To start, the book addresses a supposed ‘crisis of democracy in Great Britain’ preceding Brexit. This crisis is evidenced by several indirect indicators such as voter turnout and social capital. The authors assert that democracy levels decreased and are due to rise after Brexit. However, all known democracy indices reflect neither erosion over the past two decades nor any recent enhancements within British politics. Maybe, the book does not stick to the conventional Dahl’s definition used in democracy indexes. But then according to which concept and indicator is British democracy undergoing deterioration?
One of the central concepts of the book is the Void that has emerged between voters, politicians, and their policies. To substantiate this claim, the authors borrow a concept of Void offered by Peter Mair two decades ago. Also, they cite the cases when elected British politicians did not organize referendums. While a reduction in the political spectrum’s variance and a growing disconnect between politics and policy-making were identified as issues at the end of the previous century, the current consensus about the problem seems to be notably distinct: an escalating polarization among adversaries. Also, the original Void goes far beyond referendums. How can this concept be operationalized and measured? The contribution would have been greatly strengthened had the authors tried to advance in this regard.
At times, the book does endeavor to establish a certain argument empirically, but it fails in its attempt. As part of what the authors claim to be a crisis of democracy, “citizens withdrew from political life.”
This metaphor illustrates a decrease in voter turnout from 77% in 1992 to 59% in 2001. This effect is normally explained not by large structural shifts, but by Labour`s apparent prevalence under Tony Blair: both its landslide victory in the 1997 elections and the polls published before the 2001 elections predicted its position as unassailable. This left voters less incentivized to partake. Moreover, right after this decline, the turnout gradually returned to its initial levels.
Similarly, the book emphasizes the decay of trade unionism, notwithstanding the fact that trade union participation rates did not change much. Neither did the role of trade unions fade.
On the contrary, they were even criticized for having an overly decisive role in Ed Miliband`s appointment as Labour leader in 2010. Furthermore, they only became more prominent under Jeremy Corbyn`s leadership.
In addition, the authors argue that European voters` lack of interest in EU-level elections is evidenced by the fact that voter turnout has seldom surpassed 50% in most of its member states. Even for the most developed democracies in the world, this threshold can be very demanding. In the US, the voter turnout in presidential elections rarely exceeded 55% between WWII and the millennium; not to mention it was as low as 36% in the 2014 parliamentary elections. The turnout in Swiss federal elections fluctuates around 45%. In France, even though the turnout in presidential elections is always high, it rarely exceeds 55% in parliamentary elections during the last two decades.
In condemning the lack of responsiveness of political parties, the authors never engage with the entire dilemma of “Responsiveness versus Responsibility”. Namely, political parties not only need to voice the preferences of voters but also need to do so in a manner that does not thwart the performance of the state. Falling to both extremes is pernicious, and so are the reforms that would boost responsiveness by dismantling an old party system. For instance, while newborn political movements indeed have greater responsiveness to public demand, once in power they may severely decrease the quality of governance due to a lack of experience and cadres in their bureaucratic apparatus.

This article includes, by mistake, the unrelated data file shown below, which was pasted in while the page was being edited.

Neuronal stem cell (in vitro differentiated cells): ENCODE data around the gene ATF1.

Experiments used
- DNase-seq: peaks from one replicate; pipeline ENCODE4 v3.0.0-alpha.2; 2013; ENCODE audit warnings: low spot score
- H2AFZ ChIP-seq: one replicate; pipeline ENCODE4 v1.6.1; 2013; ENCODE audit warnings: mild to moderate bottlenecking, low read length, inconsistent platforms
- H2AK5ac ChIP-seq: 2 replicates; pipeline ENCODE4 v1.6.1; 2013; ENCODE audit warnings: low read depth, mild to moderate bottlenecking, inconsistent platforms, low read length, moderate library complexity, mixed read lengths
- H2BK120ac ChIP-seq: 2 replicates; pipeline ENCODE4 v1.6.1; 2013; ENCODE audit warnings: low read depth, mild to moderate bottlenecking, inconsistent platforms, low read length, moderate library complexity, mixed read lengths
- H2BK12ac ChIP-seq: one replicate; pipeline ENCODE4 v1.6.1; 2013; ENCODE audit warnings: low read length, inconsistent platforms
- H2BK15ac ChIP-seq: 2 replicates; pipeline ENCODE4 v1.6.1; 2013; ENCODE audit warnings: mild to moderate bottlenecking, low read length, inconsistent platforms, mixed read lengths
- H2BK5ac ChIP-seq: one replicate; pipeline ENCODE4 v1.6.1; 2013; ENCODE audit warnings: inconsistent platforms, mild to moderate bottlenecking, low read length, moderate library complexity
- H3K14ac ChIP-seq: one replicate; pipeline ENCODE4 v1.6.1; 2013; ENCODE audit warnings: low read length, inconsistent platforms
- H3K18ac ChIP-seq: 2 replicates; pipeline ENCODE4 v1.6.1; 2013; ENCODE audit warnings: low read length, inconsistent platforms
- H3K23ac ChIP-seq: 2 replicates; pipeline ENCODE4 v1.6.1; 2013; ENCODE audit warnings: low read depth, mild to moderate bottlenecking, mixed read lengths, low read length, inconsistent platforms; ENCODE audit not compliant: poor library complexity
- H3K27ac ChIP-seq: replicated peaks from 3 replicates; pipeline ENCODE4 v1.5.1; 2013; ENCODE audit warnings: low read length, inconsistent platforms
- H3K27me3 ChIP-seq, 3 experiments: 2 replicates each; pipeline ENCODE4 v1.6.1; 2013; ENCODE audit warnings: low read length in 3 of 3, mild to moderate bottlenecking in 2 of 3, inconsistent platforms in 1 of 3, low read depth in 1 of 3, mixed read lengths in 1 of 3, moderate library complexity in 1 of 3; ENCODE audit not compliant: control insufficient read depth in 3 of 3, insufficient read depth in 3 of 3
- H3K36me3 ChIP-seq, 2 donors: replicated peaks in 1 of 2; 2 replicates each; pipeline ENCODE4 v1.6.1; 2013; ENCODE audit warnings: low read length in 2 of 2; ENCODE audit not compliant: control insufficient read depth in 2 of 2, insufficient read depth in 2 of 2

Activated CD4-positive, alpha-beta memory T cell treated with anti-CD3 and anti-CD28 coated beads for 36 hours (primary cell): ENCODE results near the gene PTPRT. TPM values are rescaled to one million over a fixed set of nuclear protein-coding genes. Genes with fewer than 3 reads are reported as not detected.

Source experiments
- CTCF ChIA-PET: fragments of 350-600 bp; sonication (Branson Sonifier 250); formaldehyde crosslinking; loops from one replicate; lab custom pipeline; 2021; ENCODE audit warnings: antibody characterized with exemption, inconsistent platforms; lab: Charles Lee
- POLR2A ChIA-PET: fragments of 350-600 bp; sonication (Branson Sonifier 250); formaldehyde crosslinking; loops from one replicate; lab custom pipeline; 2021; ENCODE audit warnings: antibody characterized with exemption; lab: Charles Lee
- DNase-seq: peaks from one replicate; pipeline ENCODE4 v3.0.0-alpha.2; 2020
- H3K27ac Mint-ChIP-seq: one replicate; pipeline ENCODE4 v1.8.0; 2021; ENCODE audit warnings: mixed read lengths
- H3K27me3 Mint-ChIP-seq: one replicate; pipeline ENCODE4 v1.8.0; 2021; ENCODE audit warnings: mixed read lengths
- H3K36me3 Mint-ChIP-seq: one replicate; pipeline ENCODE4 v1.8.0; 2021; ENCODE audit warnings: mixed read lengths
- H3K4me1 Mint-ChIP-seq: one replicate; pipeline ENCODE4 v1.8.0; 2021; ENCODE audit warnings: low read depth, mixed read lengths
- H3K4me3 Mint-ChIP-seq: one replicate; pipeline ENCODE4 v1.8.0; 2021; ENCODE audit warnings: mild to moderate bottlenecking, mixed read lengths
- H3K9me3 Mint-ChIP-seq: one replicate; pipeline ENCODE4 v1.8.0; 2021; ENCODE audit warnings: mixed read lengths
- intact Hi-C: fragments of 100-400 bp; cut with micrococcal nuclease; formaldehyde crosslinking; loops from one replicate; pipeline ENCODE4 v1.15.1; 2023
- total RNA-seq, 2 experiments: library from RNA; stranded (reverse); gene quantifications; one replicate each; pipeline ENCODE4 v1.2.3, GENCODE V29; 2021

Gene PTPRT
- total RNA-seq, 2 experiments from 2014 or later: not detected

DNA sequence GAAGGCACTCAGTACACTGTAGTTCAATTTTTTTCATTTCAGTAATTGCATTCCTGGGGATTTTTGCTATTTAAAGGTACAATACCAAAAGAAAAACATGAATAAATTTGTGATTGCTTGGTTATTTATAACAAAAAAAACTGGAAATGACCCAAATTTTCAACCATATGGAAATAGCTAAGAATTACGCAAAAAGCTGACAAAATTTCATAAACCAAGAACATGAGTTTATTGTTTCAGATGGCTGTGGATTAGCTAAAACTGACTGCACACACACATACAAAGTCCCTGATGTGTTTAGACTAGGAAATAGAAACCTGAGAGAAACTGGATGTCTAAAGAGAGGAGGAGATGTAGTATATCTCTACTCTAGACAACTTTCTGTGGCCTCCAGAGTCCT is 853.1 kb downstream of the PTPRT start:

Also, in conditions of high volatility, the movement parties coming to power prioritize short-term goals over a long-run reputation.
In so doing, they tend to resort to bait-and-switch tactics: that is, they slowly change the nature of the policies advertised during the electoral campaign to the extent they become unrecognizable or even propose policies they are not planning to implement thus greatly contributing to the Void.
It is hard to understand how some of the solutions the book offers are expected to solve the problems of the electoral system that it addresses. Above all, the authors offer changes in the external policy – that is, abdicating any control of the territories other than Great Britain and leaving NATO to achieve more sovereignty in decision-making. Since, as the authors had to eventually agree, Brexit did not improve the situation with the level of democracy at all, how would the exit from NATO do so?
To sum up, the academic part of the book does come up with a thrilling story of the anti-EU Left, especially in chapters 2 and 3, and does a great job in its attempt at defending its stance. Also, it excels in demonstrating to what extent decision-making had been externalized to international organizations. However, even in those best chapters, it falls short of proving many of its points with sufficient academic rigor. It also overlooks certain important literature such as the responsiveness versus responsibility dilemma and democratic theory.
The policy part of the book does come up with a package of measures that could indeed boost the responsiveness of the political system. However, what are the costs that the proposed measures would generate? The dismantling of the existing party system would thwart the responsibility of parties and decrease the quality of governance. Leaving NATO and other international organizations would maybe increase sovereignty – but would it increase the level of democracy? Most importantly, what would be the economic price of isolating the domestic economy? I consider this to be beyond predictable.